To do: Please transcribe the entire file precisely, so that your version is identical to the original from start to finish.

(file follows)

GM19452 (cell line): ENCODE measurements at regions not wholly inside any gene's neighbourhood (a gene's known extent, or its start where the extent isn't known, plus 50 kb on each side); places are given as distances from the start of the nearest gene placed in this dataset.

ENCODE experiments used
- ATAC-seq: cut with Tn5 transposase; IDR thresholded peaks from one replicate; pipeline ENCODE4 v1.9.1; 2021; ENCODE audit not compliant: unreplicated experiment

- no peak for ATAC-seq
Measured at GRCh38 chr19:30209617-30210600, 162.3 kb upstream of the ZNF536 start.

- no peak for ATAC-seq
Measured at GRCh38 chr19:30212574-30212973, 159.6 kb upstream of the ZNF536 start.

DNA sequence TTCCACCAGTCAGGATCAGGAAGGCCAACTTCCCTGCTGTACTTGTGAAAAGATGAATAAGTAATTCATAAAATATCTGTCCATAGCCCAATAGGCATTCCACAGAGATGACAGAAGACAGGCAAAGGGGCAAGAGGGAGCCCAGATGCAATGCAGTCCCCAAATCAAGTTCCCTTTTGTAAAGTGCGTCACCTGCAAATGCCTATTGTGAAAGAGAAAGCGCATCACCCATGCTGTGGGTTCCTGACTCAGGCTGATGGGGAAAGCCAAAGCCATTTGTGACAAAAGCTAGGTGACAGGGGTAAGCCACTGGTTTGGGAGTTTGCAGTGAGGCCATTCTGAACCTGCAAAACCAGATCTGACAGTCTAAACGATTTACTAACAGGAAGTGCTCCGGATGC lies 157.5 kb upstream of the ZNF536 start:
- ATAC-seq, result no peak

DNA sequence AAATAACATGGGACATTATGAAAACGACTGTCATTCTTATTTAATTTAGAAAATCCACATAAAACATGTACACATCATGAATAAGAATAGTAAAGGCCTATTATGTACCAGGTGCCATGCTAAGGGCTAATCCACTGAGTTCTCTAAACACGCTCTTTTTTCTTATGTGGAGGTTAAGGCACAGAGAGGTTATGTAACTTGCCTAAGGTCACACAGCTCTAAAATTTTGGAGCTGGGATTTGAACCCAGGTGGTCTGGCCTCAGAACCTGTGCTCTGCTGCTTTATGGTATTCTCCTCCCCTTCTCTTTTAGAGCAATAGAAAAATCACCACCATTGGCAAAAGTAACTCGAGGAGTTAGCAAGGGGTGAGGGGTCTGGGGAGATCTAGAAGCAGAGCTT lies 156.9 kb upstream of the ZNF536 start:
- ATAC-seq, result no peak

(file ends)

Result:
GM19452 (cell line): ENCODE measurements at regions not wholly inside any gene's neighbourhood (a gene's known extent, or its start where the extent isn't known, plus 50 kb on each side); places are given as distances from the start of the nearest gene placed in this dataset.

ENCODE experiments used
- ATAC-seq: cut with Tn5 transposase; IDR thresholded peaks from one replicate; pipeline ENCODE4 v1.9.1; 2021; ENCODE audit not compliant: unreplicated experiment

- no peak for ATAC-seq
Measured at GRCh38 chr19:30209617-30210600, 162.3 kb upstream of the ZNF536 start.

- no peak for ATAC-seq
Measured at GRCh38 chr19:30212574-30212973, 159.6 kb upstream of the ZNF536 start.

DNA sequence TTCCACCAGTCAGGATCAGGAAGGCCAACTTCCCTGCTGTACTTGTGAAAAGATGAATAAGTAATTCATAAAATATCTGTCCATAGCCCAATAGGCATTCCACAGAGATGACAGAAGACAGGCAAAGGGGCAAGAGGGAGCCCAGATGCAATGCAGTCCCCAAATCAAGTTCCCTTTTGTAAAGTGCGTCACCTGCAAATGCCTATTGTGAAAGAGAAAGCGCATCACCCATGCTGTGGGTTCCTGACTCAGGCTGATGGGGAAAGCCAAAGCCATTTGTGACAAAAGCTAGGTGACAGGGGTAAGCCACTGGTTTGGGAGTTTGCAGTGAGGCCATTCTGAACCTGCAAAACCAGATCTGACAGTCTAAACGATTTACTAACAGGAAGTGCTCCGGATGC lies 157.5 kb upstream of the ZNF536 start:
- ATAC-seq, result no peak

DNA sequence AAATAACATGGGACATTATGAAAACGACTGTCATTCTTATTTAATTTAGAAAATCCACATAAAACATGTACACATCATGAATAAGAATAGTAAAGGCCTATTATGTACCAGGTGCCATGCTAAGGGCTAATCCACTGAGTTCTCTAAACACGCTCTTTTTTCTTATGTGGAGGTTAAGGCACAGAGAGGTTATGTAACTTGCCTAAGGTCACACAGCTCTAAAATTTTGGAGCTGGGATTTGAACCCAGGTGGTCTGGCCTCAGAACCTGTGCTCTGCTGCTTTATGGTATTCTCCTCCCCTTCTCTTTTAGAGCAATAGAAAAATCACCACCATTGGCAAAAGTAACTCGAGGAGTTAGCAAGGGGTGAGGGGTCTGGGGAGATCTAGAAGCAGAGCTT lies 156.9 kb upstream of the ZNF536 start:
- ATAC-seq, result no peak